With a little more respect for the law in Mogadishu, I am sure it would be possible to ask a few important questions related to a very curious security relationship that has been developing since at least 2018 between the Federal Government of Somalia and the Government of Eritrea. It is fair to say that Ethiopia is also a significant player in all this, so really we should be thinking about a Tripartite relationship.
There is much secrecy surrounding the security relationship mentioned above and, ever since the war in the Tigray region was launched late in 2020, there have been persistent allegations of Somali troops taking part. For a long time, it had been difficult to confirm the fact that the Somali troops (ostensibly based in Eritrea since 2019 for the purposes of military training) had taken part in the hostilities in Tigray. This all changed, last week, when Congresswoman Ilhan Omar had asked US Assistant Secretary of State for African Affairs, Robert Godec, a few key questions on the subject.
The US diplomat was emphatic in his answers as he went on record to say that the Somali troops, who had been trained in Eritrea, had been sighted in the ancient city of Axum in support of the Eritrean military. Mr Godec also reported the fact that there exists an agreement between Somalia and Eritrea, where the latter trains military personnel for the former. Is this part of a wider security relationship? A relationship that also includes Ethiopia? The nature of this relationship must come to light and, ideally, it should be presented to the Federal Parliament of Somalia for scrutiny. Anything short of this would only perpetuate the kind of abuse at the heart of the tale of the young men who had been transported to Eritrea under false pretences.
I personally view the allegations that Somali troops have participated in the conflict as credible. These allegations certainly merit further investigation as far as many well informed people are concerned.
Further to this, what is the nature of the aforementioned secret security relationship between Somalia and Eritrea? How does security training from the notoriously secretive Eritrea better serve Somalia, going forward, than the continuing training and support being provided by the likes of the European Union Training Mission, United Kingdom, and the United States, on the ground in Somalia?
Further still, how are the Somali troops (basically sequestered in Eritrea as I write this) currently doing in terms of their health and wellbeing, now that it has been suggested that their military training in Eritrea had come to an end in September 2020?
These are young men, predominantly from the south of Somalia. They had been originally told that they would be travelling out of Somalia, for employment purposes, to the State of Qatar to be precise! Instead, rather shamefully, the young men had been transported to Eritrea. The Qatari authorities have repeatedly stated that they had no knowledge of this subterfuge. All the same, who had been the responsible party in Somalia in terms of the initiation of this clearly flawed scheme?
For the longest time, and in the face of mounting criticism, not to mention the strong and highly emotionally charged protests of the parents of the missing youth, the Government of Somalia had denied the fact that the young men were missing.
It is interesting to note that Eritrea had denied any participation during the early days of the fighting in Tigray. If, as is now well acknowledged, the Eritrean forces had fought in the Tigray region of Ethiopia, did they deploy the Somali troops under their care as shock troops during the initial phase of fighting in northern Ethiopia?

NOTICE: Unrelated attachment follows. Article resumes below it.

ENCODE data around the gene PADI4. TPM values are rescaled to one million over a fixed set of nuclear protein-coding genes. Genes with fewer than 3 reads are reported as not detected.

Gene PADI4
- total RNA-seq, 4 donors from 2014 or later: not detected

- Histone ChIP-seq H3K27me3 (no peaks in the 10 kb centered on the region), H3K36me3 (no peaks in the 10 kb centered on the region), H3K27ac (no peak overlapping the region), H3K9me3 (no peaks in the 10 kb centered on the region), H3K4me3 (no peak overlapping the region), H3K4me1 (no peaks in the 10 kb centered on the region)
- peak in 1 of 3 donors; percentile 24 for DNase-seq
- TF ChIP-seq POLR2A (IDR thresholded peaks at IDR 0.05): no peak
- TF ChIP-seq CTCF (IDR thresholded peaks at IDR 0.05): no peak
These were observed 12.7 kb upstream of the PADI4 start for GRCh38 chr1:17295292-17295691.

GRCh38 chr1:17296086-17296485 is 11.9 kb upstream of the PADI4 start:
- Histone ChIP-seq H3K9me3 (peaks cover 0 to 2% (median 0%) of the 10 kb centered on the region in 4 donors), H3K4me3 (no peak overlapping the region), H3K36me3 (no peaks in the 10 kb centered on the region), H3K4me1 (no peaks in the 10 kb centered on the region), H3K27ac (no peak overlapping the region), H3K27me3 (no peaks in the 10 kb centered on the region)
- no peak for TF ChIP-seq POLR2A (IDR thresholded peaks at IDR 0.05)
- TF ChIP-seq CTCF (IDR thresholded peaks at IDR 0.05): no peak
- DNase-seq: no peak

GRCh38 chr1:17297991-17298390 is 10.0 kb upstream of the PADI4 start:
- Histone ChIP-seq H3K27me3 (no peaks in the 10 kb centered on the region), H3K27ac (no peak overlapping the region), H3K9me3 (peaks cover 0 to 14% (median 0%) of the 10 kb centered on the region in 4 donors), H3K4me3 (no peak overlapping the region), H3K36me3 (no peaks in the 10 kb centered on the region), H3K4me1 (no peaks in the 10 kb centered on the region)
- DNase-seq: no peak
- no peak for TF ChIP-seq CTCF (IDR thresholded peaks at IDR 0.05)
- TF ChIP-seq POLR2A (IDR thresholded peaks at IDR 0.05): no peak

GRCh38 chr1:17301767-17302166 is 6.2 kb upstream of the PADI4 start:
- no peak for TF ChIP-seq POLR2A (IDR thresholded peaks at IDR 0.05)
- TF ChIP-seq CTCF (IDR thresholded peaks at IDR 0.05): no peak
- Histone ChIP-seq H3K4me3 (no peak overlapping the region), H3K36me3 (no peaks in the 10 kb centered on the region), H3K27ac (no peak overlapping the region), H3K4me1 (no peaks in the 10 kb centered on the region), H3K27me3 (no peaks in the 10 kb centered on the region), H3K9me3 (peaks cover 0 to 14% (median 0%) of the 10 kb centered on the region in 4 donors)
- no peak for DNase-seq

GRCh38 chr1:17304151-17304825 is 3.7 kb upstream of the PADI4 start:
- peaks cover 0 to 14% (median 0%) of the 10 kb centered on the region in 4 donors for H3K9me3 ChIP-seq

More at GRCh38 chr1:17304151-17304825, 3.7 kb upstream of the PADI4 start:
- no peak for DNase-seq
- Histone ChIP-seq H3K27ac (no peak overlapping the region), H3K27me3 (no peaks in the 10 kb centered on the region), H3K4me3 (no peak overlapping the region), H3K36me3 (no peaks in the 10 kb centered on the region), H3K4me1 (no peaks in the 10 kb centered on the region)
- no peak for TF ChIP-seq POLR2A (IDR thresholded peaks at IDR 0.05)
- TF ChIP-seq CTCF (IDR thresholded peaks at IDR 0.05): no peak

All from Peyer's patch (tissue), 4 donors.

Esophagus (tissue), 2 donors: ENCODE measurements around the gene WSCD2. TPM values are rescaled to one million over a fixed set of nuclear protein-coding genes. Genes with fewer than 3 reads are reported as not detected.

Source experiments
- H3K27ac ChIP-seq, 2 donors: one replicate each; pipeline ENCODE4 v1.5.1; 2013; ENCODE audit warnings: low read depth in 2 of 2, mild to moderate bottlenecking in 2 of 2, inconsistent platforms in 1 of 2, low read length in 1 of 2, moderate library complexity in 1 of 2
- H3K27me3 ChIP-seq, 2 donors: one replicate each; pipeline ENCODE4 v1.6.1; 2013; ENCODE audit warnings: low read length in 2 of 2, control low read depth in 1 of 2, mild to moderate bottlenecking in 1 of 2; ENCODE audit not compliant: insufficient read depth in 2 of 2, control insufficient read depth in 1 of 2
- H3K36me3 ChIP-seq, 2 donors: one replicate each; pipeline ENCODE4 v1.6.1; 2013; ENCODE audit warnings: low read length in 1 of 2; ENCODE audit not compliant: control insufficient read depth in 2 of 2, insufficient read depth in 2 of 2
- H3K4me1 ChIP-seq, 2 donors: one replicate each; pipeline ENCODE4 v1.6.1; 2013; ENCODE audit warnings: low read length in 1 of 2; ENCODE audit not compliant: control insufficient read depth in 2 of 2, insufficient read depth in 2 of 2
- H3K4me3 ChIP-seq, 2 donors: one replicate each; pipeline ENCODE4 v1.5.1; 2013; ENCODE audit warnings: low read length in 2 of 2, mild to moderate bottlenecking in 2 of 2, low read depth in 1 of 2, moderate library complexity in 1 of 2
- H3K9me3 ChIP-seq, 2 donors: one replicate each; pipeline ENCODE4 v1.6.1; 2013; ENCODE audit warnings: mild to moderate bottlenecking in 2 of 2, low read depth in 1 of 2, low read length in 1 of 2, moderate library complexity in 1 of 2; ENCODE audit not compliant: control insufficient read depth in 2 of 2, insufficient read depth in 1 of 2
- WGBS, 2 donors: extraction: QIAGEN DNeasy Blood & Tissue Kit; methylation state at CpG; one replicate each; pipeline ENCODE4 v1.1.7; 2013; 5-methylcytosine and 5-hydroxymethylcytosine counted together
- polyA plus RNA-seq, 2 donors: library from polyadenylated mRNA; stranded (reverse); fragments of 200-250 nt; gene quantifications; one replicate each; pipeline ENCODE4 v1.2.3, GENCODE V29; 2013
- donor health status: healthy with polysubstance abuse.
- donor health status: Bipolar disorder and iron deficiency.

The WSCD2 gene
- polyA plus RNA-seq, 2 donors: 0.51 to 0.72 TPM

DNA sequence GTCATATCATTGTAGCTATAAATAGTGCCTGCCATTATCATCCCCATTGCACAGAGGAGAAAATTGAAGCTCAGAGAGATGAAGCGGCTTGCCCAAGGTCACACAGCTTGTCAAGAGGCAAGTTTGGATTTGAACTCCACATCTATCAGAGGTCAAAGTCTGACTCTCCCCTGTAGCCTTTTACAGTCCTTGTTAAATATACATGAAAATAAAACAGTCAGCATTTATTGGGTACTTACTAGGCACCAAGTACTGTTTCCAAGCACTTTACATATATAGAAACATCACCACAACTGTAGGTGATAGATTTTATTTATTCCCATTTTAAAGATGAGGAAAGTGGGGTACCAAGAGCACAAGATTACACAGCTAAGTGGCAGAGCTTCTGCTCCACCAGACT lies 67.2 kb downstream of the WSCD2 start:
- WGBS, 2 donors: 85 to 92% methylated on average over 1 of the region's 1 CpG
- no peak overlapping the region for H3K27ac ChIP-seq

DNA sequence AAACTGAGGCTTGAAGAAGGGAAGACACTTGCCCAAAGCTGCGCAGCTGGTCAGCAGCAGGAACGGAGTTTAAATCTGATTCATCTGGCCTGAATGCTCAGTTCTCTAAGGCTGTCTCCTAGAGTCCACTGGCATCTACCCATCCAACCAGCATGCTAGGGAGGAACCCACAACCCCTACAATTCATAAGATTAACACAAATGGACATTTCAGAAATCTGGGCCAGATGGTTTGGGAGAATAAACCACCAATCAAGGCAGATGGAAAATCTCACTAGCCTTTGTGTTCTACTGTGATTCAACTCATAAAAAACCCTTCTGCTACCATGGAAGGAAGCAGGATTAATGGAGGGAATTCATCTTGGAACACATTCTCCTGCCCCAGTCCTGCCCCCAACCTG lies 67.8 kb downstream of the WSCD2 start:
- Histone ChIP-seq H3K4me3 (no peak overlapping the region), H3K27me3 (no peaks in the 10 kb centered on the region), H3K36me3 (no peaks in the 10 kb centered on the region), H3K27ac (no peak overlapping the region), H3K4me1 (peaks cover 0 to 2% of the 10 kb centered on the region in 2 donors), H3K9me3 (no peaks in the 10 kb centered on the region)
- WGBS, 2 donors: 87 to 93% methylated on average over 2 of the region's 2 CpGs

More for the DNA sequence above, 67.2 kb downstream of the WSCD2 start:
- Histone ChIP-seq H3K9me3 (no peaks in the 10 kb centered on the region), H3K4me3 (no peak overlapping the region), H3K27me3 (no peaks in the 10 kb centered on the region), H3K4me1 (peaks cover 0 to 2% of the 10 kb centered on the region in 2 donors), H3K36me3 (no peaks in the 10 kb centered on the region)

Somalia had once been a closed and hard-line dictatorship long before Eritrea had gained independence from Ethiopia, so the idea that Somalia should now seek instruction from such a polity suggests to me that something has gone terribly wrong in Somalia during recent years.
Somalia needs to embrace universal human rights, and continue to work with the international community whilst charting a path back to stability and openness.
Many questions related to the current plight of the Somali youths currently sequestered in Eritrean military camps must be urgently answered. The facts must come to light, and the young men still alive should be reunited with their loved ones in southern Somalia. That is the very least the authorities in Somalia ought to be doing at this time. A full investigation of the obvious abuses to have occurred in this case should be carried out by competent investigators, followed by appropriate punishment for the parties responsible for the wrongdoing and the shameful abuse of the Somali youths, pressed into fighting for the Eritreans in the Tigray region.
What of the wider relationship involving Ethiopia, Eritrea, and Somalia? This requires further scrutiny. This is a significant moment, I feel, because if there is indeed an agreement between Somalia and Eritrea, where the latter trains military personnel for the former; such an agreement cannot possibly stipulate that the troops being trained are to be part of an invasion of the Tigray region.
This all looks highly irregular. If, as is now becoming clear, the Somali troops under the care and direction of the Eritrean military–who have been waging war in the Tigray region–have entered Ethiopia in support of this Eritrean military offensive, I am convinced that we have a prima facie case of joint venture in the perpetration of war crimes, in the Tigray region, by Isaias (Eritrea); Abiy Ahmed (Ethiopia); and Mohammed Abdullahi (Somalia).
At the very least, this is a sad episode of abuse and illegality on a grand scale.
Lastly, the appalling news that Somali troops had been physically present in Axum is not only a case of bad optics, but it will cause tremendous damage to the future relationship between the people of Tigray and all Somalis.
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